You know about conversion therapy, right? I tried to watch a film about it, but I couldn't. It was too upsetting, what they do to young people. But the guy who is teaching that, he's not wondering if he's doing the right thing: "It's going to be painful, but it's the way to salvation." So I don't think Lydia feels conflicted.  

You've spent so much time in Aunt Lydia's head, and understanding that particular headspace, that kind of rigid belief system, and I wonder if it gives you any insight into how to change the mind of someone like that, if it's even possible? Because there are plenty of people with very similar beliefs who want to restrict women's rights, so how do you penetrate that kind of thinking when the usual arguments aren't working?
Dowd:
That's a very good question. It's a very, very scary time. Protest. Fight. I don't mean physically fight, but pay attention. Speak up. Don't let one single thing go by. It's so appalling what's going on, and that they dare call themselves pro-life, because there is nothing pro-life about that. What they are is pro-birth. This is the argument from my perspective about pro-life. Go to the foster and adoption agencies and say, "Show me the children who have no home. Let me take them." That's pro-life. "Let me find the children who do not have love in their life and let me help them. Let me go to the border and fight for children to be reunited with their parents and not be treated as less than animals." That's pro-life. I don't know how you change their minds. What the fuck, you know? As if Trump gives a shit about abortion. Imagine him speaking up for pro-life, as if he cares. On so many levels, it's just appalling. 

What Lydia would do at the end of the day would be to get on her hands and knees and pray for forgiveness, and pray for guidance: "How can I better understand my Handmaids?" But if you won't listen to the answer… if the answer comes from deep in your gut and it says, "Leave them alone," she would just say, "That's the devil speaking." See what I'm saying? You have to be open to change. You have to let it penetrate. But clearly, as we've known since the beginning of time, regarding women, the desire to control is as old as time.

I did an Australian miniseries that isn't in the US yet called Lambs of God, and it's about three nuns who live on a remote island in a broken down monastery, until a priest finds them. It's based on the novel by Marele Day, and so part of the homework for that one was to read about the early Church, and it's so appalling, the way the Church was run years and years ago. It used to be run by women, until it was overtaken, through violence, by men. And it's so enraging. You can only take so much, especially when you see where the Church is today, excluding women. So what's the answer? I don't know. But it's deeply upsetting.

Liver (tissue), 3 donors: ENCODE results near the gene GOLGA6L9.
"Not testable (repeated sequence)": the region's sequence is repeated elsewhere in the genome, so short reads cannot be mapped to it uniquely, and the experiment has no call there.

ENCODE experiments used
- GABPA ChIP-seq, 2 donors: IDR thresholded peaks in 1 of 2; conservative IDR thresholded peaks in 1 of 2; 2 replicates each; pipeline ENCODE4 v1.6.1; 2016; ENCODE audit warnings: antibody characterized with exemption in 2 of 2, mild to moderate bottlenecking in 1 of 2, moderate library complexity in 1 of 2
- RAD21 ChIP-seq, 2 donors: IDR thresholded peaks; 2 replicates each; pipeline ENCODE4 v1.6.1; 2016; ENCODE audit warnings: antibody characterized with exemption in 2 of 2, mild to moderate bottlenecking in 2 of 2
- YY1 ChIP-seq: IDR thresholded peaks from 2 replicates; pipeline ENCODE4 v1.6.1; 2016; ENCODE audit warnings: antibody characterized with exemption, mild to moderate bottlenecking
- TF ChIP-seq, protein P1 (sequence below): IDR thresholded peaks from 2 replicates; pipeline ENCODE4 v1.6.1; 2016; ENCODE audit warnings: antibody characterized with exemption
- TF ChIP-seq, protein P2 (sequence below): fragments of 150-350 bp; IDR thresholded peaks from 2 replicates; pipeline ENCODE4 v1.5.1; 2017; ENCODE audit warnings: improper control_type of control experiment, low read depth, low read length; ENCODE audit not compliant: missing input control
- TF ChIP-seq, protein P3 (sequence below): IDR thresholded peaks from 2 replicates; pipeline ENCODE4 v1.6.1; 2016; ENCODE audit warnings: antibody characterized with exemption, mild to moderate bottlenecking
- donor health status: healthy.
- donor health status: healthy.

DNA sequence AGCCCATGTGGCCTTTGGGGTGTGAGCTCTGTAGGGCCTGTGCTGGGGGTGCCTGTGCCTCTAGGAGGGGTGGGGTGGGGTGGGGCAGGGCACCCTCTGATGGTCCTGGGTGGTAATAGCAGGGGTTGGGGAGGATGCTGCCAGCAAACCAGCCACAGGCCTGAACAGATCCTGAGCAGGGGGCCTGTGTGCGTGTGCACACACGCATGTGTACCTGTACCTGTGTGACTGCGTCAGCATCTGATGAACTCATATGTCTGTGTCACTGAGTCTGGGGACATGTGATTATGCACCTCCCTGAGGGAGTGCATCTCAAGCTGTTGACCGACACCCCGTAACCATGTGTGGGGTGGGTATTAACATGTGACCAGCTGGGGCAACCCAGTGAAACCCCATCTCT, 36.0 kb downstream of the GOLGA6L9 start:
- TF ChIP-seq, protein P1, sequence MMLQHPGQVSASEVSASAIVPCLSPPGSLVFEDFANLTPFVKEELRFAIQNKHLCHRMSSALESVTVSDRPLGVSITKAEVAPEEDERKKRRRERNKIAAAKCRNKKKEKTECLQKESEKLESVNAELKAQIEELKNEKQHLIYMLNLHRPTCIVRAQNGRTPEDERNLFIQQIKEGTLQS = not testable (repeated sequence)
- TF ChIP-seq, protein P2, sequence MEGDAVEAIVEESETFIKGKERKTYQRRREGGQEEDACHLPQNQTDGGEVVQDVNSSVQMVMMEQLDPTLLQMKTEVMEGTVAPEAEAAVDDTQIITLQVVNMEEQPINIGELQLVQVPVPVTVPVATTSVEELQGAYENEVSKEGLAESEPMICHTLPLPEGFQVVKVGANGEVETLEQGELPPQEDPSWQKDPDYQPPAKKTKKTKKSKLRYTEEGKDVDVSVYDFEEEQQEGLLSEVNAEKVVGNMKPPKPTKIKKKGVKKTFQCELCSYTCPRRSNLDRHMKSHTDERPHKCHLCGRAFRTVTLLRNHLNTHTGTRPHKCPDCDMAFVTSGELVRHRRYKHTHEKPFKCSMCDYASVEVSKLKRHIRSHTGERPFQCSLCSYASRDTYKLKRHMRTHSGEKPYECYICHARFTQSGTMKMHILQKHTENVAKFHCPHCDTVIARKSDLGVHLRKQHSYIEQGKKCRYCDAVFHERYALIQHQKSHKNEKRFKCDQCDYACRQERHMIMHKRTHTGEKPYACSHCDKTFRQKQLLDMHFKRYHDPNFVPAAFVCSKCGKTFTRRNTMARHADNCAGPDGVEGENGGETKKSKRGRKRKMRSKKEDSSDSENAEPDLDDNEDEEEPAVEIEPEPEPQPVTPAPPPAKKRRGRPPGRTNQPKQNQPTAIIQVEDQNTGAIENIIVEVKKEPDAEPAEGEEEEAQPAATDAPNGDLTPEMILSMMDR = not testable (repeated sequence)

By chance, have you ever seen #AnnDowdAsEveryVillain
Dowd:
No. What's that?

This comedian Andrew Farmer makes these videos where he's essentially portraying you as you portray various villains.
Dowd:
Is it weird, or is it funny?

It's really funny. He wears a wig so he can resemble you, slightly, but it's more about the cadence. He does the Wicked Witch from The Wizard of Oz, Ursula from The Little Mermaid, Voldemort from Harry Potter, Beetlejuice, the Joker from The Dark Knight, Regina George from Mean Girls… And basically he does the monologue that slightly humanizes them or explains their motivations, so you get more of the complexity of the character, and how you would bring that out.
Dowd:
That is hilarious. Thank you for telling me, honey! That is lovely. I'll take a look. 

If you could pick one that he would do as you, which villain would you like to see next? 
Dowd:
Gosh. Well, the biggest villain that comes to mind is our President. I suppose one should stay away from that for the time being, but that would be an interesting take. 

He might have a little trouble finding just the right monologue. 
Dowd:
That's why I kind of hesitate on that one. Let's not do that. He's not deserving of that. Who should he pick? He should pick a Catholic cardinal in the Vatican who's opposing Pope Francis, because he's too much like Jesus. Pick a really outspoken cardinal. Or that really horrifying bishop in Rhode Island who tweeted something opposed to gay people during Pride month and caused an uproar. Pick one of those. Great villains.

Sign up here for our daily Thrillist email, get Streamail for more entertainment, and subscribe here for our YouTube channel to get your fix of the best in food/drink/fun.

Jennifer Vineyard is a contributor to Thrillist.